Inmates in New Zealand prisons are putting their skills to good use this Christmas.
Corrections national commissioner Rachel Leota says many prisoners use their time to gain valuable skills and gain qualifications to help find employment after they are released, and some have been producing goods for Christmas distribution in the community.
"It is an important step in their rehabilitation and reintegration that prisoners can connect with their communities, and they gain a huge sense of self-worth and pride in being able to provide goods for families in need," she said.
At Spring Hill Corrections Facility, men have built living garden walls for the Moko Club Child Care and Education Centre in Huntly, as well as a miniature wharenui - or shared meeting house - to help children learn the correct tikanga, or Māori customs.
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Prisoners at the Waikato jail have also learnt to crochet and made blankets, bonnets and booties for Plunket.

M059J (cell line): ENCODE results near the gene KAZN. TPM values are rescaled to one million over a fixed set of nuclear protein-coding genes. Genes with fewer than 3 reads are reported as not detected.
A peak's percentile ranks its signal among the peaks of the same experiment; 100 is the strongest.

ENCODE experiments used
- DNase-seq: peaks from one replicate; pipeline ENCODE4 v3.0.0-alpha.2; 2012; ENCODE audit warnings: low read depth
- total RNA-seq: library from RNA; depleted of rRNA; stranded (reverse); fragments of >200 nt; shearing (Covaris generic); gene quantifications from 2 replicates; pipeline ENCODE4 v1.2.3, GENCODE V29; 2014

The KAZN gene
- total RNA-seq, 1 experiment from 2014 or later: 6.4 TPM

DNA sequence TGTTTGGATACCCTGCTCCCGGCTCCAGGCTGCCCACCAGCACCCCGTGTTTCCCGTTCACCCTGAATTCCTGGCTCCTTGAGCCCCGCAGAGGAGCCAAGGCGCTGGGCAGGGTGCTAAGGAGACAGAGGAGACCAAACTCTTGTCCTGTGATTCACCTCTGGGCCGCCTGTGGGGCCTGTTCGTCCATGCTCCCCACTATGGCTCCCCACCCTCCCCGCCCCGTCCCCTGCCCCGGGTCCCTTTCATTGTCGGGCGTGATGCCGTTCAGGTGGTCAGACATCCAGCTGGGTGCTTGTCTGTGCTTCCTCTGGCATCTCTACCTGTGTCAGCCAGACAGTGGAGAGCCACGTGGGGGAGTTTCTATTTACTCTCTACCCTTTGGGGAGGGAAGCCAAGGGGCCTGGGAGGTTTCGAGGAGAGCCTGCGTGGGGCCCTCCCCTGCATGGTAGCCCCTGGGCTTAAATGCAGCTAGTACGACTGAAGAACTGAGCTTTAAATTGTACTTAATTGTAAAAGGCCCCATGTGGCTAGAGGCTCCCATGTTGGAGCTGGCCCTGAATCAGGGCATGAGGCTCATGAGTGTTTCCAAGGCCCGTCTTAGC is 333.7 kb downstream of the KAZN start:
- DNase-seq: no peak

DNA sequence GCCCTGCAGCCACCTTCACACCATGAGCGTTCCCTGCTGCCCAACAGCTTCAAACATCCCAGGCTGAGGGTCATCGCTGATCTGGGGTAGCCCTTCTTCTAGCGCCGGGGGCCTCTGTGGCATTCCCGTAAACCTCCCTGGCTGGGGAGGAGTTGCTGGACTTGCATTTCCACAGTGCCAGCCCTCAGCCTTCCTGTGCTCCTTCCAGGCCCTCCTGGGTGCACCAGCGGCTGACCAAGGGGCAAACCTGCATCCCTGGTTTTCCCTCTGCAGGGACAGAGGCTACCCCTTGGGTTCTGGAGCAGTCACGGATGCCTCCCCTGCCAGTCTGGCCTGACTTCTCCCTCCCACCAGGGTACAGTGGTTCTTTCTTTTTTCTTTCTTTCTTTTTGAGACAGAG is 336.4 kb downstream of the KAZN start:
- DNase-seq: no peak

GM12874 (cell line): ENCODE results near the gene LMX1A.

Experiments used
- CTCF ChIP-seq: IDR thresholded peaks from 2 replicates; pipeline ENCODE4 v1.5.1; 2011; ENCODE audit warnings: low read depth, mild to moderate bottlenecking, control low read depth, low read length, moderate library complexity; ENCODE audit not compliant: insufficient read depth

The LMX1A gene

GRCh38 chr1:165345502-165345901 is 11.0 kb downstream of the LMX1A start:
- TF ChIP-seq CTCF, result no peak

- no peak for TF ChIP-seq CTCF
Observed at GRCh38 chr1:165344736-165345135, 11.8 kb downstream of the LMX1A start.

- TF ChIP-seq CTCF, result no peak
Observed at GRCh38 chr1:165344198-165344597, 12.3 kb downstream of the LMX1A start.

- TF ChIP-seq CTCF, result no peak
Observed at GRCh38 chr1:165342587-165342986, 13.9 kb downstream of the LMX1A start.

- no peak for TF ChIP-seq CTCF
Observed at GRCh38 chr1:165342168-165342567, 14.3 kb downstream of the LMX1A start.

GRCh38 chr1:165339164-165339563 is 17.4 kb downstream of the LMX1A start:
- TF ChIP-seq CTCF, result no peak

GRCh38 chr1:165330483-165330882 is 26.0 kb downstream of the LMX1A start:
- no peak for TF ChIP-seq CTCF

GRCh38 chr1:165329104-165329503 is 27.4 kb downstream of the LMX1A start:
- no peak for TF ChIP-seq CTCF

At Otago Corrections Facility, prisoners made more than 100 toys for the Prison Fellowship's Angel Tree Christmas programme and put together gifts for children in hospital.
Auckland's prison, meanwhile, is also involved with Angel Tree Christmas, with prisoners refurbishing children's bikes for donation.
They have also restored bikes for agencies such as Prisoner's Aid and Rehabilitation Society and Oranga Tamariki.
Men at Whanganui Prison have made toys for children in hospital while at the same time working towards a NZQA National Certificate in Furniture.
Whanganui Prison's industry manager Dawn Benefield says it's been a great project for prisoners to work on - a chance to contribute and a test of their skills.
"Many of the prisoners have children of their own so they know what Christmas means to kids," she said.